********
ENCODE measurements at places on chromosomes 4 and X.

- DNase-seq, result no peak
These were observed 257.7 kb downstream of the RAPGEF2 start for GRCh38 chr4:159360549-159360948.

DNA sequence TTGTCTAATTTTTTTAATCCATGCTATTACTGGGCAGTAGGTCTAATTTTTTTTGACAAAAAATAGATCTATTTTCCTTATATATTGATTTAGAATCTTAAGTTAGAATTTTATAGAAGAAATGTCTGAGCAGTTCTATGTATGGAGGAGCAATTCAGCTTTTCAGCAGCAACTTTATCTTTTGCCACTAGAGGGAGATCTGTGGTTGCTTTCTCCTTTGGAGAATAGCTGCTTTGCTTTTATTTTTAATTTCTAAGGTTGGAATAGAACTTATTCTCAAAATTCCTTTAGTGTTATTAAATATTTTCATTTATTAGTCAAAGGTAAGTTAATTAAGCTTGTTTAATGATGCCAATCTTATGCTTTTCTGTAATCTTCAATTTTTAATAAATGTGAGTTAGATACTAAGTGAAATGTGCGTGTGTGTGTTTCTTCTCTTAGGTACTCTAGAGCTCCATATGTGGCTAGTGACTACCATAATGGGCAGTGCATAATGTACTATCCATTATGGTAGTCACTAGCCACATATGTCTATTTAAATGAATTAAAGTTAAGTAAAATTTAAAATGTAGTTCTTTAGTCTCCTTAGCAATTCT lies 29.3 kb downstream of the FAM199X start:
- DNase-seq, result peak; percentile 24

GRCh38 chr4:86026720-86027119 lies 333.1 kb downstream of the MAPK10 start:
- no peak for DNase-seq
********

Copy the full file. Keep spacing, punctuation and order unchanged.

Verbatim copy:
ENCODE measurements at places on chromosomes 4 and X.

- DNase-seq, result no peak
These were observed 257.7 kb downstream of the RAPGEF2 start for GRCh38 chr4:159360549-159360948.

DNA sequence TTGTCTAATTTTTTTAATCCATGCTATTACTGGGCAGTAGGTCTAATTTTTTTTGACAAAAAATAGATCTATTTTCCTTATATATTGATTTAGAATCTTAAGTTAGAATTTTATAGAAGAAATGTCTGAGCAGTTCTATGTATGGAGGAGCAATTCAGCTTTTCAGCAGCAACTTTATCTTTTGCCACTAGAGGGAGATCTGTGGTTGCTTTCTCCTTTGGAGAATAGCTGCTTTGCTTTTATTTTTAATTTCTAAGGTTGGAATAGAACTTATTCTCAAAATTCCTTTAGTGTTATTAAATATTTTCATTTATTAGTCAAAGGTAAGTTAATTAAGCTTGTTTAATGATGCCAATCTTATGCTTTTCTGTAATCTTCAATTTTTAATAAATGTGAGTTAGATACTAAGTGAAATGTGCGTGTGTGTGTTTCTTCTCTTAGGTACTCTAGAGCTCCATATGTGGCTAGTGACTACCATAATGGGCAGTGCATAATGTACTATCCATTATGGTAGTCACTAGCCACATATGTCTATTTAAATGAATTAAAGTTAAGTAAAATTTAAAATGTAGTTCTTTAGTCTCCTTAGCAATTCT lies 29.3 kb downstream of the FAM199X start:
- DNase-seq, result peak; percentile 24

GRCh38 chr4:86026720-86027119 lies 333.1 kb downstream of the MAPK10 start:
- no peak for DNase-seq